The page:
Thanks to Zhao’s preference for location shooting over greenscreens and sound stages, Eternals integrates visual effects more naturally than its close siblings Shang-Chi and Black Widow, where characters often look obviously pasted into scenes or replaced with digital doubles altogether. No doubt that’s been done here, too, but it’s less obvious, as it should be. In fact, all of the effects look better here than in other recent Marvel products, and I suspect that this is another benefit of not burdening VFX artists with building all of the sets and costumes as well as creatures and super-powers. I also think the movie is pretty good-looking in general. I’m not averse to a low-chroma color palette in a comic book movie — in fact, I think it makes the film’s few contrasting moments of full Jack Kirby-inspired bombast pop hard. The Eternals have been on Earth for millennia and look like they belong here, a part of our mundane little world even in their superhero armor. Their Celestial overlords, on the other hand, feel completely otherworldly, part of a weird colorful cosmic domain that even the Eternals barely understand themselves.
The thing is, it shouldn’t be noteworthy that a major motion picture doesn’t look like a video game, or makes clearly deliberate aesthetic choices. Likewise, a lot of the things to get excited about in Eternals are things that should, frankly, not be noteworthy. It’s a big-budget blockbuster with a diverse cast directed by a woman of color. That’s good, but should not be special. That should be happening all the time. One of the main characters is gay and another is deaf, and neither trait is treated as a novelty. That’s great! None of this should be novelty! This is the bare minimum of what we should expect from Hollywood in the year 2021.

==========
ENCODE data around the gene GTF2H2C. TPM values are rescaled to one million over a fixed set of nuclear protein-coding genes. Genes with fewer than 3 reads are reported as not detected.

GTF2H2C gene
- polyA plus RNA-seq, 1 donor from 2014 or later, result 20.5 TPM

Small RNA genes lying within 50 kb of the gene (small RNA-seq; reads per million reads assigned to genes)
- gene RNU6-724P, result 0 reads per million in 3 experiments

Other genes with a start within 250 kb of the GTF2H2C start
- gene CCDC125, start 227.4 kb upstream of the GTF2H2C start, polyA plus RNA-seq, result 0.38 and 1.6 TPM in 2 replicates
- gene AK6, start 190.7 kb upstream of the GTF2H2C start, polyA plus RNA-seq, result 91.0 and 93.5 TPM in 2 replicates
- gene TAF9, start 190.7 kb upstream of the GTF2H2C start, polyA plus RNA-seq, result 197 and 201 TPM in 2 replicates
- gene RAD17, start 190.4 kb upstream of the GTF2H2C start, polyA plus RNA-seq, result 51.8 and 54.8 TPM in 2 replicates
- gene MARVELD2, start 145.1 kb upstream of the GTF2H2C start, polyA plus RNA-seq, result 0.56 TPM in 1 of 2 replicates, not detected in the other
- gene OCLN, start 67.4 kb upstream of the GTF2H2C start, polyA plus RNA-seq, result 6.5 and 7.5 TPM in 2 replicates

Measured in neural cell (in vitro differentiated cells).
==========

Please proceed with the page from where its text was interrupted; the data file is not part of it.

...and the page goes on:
For weeks, there have been folks online (most of whom have not seen Eternals) ripping into critics for panning this film, for fear that the negative response to it will prevent films like this from being made in the future. It’s unfortunate that these fears are, historically, pretty well-justified. The fact that Eternals is not good and is not projected to be a massive hit should make zero difference in our cultural landscape. It should be remembered as a forgettable chapter in a long film franchise and a weird footnote in the career of an important filmmaker, and that’s all. There’s even odds that Eternals will get positively reevaluated in a decade or so, like Batman & Robin or Ang Lee’s Hulk, but if it does, that will only mean that Hollywood has gotten more cowardly and formulaic in the interim. If we’re lucky, American cinema will continue to diversify both aesthetically and representationally such that no one will feel obligated to have an opinion about Eternals at all.